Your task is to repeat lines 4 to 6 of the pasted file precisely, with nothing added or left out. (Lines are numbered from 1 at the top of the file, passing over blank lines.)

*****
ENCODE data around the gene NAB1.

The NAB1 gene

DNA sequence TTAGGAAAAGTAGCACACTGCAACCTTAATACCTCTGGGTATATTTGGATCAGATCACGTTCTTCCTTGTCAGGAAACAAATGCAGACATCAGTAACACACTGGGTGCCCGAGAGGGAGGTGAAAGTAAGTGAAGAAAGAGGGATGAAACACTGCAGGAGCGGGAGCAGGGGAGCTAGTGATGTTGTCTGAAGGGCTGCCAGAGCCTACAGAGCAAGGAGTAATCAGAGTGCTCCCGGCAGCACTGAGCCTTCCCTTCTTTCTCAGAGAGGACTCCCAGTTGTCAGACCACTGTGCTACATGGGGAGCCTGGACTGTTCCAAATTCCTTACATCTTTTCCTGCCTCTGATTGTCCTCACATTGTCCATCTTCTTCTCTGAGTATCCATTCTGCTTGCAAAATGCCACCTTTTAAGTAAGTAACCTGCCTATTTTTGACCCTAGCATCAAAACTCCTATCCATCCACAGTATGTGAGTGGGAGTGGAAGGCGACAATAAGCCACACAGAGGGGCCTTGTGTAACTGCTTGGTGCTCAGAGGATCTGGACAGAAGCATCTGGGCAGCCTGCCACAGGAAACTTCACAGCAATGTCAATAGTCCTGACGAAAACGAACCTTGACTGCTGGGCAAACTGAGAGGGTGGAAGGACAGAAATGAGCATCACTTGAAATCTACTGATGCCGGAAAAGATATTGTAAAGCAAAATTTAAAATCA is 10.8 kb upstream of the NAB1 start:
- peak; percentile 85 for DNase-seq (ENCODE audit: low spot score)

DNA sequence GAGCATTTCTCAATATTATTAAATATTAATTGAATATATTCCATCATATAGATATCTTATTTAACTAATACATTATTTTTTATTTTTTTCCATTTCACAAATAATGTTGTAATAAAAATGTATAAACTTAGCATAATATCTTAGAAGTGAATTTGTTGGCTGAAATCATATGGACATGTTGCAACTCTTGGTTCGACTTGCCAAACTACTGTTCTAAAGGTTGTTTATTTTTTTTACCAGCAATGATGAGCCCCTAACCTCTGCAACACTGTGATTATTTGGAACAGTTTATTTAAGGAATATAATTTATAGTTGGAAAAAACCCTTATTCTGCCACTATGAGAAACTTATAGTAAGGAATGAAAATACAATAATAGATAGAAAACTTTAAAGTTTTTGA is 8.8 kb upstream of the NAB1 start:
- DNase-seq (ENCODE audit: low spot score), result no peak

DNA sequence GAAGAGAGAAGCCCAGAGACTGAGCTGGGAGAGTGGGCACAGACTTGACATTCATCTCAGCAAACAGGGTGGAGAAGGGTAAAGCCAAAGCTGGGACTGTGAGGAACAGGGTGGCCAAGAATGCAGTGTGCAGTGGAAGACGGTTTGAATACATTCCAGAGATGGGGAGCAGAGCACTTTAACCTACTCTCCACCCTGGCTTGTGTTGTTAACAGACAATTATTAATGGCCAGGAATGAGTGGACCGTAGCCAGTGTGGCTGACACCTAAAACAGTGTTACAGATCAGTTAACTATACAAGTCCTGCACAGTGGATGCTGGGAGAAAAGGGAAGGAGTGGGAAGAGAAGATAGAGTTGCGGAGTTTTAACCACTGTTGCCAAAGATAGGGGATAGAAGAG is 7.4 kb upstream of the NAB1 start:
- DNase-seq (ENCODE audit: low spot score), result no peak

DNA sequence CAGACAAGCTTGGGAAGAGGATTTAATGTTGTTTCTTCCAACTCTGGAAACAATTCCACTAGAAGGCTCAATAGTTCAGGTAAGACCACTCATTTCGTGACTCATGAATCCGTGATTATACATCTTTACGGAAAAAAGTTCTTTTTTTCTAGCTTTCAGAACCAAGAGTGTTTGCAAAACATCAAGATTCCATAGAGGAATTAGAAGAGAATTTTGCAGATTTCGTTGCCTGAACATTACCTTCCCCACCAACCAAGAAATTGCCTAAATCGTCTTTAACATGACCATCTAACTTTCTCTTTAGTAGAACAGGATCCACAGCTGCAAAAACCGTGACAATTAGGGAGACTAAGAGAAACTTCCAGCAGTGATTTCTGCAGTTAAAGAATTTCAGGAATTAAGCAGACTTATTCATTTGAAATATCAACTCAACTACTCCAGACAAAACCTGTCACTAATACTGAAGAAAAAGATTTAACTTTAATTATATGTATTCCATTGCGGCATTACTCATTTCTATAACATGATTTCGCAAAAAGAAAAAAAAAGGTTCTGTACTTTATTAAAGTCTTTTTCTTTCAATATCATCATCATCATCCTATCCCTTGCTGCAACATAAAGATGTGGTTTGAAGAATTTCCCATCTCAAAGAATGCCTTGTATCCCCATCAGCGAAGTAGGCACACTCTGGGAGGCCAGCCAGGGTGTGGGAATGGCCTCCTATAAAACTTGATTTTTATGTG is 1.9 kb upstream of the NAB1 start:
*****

- peak; percentile 85 for DNase-seq (ENCODE audit: low spot score)

DNA sequence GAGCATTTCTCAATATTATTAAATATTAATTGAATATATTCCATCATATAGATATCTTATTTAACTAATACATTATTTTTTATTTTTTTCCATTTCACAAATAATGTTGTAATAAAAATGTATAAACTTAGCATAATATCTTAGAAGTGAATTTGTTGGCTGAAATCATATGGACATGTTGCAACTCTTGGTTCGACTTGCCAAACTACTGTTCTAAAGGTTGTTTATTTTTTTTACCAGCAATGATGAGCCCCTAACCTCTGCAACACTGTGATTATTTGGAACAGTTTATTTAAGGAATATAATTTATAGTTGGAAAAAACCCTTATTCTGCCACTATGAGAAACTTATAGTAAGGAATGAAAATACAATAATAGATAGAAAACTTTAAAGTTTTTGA is 8.8 kb upstream of the NAB1 start:
- DNase-seq (ENCODE audit: low spot score), result no peak